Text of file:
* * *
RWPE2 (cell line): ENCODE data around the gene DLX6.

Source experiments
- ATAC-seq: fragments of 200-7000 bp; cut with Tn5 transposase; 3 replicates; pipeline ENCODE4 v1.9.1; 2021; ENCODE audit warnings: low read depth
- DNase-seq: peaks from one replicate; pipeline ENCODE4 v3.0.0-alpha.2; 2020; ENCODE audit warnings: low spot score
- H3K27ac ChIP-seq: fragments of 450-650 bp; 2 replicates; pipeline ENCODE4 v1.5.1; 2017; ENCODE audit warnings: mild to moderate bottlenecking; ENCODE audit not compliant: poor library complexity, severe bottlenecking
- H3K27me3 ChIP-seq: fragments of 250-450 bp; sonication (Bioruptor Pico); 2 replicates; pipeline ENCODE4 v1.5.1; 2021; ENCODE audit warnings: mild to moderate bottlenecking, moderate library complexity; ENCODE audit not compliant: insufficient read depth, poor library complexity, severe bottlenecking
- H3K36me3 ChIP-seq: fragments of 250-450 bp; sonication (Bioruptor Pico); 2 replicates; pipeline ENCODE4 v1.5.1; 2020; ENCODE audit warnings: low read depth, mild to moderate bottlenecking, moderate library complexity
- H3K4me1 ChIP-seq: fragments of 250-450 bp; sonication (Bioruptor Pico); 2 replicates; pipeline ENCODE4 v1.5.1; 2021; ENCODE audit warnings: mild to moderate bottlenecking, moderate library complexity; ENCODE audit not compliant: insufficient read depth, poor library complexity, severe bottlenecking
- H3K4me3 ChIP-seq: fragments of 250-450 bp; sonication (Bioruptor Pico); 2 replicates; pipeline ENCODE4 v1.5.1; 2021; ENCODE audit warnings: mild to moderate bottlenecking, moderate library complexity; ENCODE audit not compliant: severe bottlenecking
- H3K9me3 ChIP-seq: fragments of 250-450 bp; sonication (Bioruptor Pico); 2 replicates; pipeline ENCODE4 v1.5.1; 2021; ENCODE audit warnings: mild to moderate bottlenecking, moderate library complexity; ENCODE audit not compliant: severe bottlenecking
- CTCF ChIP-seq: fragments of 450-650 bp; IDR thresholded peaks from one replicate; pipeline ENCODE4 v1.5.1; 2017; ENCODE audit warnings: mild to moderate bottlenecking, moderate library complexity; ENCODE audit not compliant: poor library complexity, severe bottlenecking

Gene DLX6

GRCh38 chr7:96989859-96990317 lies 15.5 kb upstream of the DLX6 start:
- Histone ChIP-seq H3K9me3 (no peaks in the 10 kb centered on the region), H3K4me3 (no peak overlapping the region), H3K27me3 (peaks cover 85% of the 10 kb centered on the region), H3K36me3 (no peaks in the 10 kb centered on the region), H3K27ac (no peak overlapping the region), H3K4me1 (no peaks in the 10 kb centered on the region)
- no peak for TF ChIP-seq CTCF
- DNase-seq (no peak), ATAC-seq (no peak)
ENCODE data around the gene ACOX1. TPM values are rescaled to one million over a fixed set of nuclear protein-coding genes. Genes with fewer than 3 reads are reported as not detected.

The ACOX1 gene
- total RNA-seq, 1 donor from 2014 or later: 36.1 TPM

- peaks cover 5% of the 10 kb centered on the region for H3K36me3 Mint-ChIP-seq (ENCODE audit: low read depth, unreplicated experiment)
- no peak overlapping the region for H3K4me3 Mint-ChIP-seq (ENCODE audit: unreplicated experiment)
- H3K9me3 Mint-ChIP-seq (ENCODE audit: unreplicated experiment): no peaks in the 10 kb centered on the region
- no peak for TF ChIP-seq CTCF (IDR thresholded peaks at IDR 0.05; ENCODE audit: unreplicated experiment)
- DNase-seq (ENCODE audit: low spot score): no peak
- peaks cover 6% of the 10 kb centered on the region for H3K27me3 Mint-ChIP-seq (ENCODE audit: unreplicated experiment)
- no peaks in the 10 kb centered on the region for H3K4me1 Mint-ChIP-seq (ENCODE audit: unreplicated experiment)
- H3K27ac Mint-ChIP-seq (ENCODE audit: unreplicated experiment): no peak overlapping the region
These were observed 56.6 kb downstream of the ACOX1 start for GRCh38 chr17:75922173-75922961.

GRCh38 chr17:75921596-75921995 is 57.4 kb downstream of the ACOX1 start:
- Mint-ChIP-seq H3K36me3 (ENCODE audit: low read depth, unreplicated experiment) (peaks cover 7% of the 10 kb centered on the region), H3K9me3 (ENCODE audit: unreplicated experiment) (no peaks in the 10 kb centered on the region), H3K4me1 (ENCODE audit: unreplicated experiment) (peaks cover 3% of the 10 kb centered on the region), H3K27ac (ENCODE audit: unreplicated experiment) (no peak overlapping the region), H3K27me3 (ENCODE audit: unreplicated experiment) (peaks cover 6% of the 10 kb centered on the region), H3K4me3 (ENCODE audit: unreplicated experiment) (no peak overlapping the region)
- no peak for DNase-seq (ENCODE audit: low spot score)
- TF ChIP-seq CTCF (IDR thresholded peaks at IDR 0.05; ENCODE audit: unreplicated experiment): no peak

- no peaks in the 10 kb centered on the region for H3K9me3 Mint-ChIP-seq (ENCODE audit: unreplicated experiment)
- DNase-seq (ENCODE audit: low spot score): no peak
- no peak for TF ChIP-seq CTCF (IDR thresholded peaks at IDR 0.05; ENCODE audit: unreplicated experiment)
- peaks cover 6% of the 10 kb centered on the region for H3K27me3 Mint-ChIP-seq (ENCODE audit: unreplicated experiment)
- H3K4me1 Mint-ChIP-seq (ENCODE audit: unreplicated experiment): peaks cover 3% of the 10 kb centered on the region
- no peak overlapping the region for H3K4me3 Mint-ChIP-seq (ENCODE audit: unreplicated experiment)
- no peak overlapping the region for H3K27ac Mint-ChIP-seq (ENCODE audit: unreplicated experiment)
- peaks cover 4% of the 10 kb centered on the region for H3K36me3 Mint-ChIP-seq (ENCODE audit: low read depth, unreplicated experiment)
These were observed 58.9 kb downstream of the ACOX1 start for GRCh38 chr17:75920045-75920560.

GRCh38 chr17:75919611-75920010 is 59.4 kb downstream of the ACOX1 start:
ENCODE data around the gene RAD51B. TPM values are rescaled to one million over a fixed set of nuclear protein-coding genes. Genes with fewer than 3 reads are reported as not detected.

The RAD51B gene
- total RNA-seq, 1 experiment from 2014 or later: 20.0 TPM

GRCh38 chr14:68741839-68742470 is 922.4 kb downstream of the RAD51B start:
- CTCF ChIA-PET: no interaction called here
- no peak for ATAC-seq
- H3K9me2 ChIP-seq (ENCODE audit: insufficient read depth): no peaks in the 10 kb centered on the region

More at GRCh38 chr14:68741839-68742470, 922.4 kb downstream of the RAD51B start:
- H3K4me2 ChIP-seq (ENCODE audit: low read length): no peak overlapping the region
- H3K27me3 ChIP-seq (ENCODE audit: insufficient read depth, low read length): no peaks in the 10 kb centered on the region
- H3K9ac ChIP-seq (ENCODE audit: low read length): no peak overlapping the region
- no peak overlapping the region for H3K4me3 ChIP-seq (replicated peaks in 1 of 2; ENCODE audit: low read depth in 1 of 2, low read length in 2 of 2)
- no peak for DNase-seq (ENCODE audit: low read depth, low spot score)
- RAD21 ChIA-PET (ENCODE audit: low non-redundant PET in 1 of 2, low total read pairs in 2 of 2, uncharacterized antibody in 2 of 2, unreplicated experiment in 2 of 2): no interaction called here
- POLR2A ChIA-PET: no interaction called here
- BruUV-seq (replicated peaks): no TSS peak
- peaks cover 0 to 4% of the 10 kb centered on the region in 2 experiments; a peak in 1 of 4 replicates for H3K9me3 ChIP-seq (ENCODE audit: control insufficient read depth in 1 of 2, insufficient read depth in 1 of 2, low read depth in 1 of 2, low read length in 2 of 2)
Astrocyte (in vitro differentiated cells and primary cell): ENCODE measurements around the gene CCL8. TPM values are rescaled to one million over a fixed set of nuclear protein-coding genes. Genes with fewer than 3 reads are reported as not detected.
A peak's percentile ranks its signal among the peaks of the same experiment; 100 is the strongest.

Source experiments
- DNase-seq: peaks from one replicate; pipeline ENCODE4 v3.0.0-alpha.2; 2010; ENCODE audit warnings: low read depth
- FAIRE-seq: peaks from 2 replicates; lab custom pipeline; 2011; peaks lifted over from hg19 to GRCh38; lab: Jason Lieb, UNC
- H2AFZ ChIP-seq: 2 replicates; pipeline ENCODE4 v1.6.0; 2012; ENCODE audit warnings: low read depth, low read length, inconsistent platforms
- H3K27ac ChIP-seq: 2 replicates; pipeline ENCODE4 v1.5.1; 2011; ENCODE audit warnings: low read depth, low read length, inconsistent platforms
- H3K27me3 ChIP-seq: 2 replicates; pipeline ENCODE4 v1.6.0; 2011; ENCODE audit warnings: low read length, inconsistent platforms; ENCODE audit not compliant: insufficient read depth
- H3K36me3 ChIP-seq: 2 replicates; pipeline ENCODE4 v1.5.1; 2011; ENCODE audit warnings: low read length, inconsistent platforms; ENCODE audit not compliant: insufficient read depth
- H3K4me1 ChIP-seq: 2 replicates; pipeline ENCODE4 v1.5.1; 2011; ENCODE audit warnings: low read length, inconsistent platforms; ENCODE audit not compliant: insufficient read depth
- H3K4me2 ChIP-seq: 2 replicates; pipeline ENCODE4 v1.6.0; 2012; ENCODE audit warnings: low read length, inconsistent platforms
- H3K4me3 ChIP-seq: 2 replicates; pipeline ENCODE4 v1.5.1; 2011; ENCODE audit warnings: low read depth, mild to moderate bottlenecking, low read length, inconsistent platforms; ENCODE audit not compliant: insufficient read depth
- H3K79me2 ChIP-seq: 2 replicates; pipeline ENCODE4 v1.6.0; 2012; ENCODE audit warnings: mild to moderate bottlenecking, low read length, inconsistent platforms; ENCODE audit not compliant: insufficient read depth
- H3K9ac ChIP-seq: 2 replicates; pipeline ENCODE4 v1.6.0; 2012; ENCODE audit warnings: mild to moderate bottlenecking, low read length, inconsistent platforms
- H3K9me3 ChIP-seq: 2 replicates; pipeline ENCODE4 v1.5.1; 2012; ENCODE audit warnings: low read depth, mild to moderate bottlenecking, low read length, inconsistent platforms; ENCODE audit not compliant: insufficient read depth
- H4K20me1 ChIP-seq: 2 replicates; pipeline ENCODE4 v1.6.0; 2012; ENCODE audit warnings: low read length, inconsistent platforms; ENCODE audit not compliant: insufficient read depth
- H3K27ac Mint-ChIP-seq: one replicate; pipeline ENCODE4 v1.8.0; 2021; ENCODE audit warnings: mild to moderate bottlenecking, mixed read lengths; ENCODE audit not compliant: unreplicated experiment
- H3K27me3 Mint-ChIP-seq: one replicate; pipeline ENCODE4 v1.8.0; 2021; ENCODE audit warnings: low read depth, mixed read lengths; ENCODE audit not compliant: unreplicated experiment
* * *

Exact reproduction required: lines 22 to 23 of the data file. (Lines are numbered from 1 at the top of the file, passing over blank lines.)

- H3K9me3 Mint-ChIP-seq (ENCODE audit: unreplicated experiment): no peaks in the 10 kb centered on the region
- no peak for TF ChIP-seq CTCF (IDR thresholded peaks at IDR 0.05; ENCODE audit: unreplicated experiment)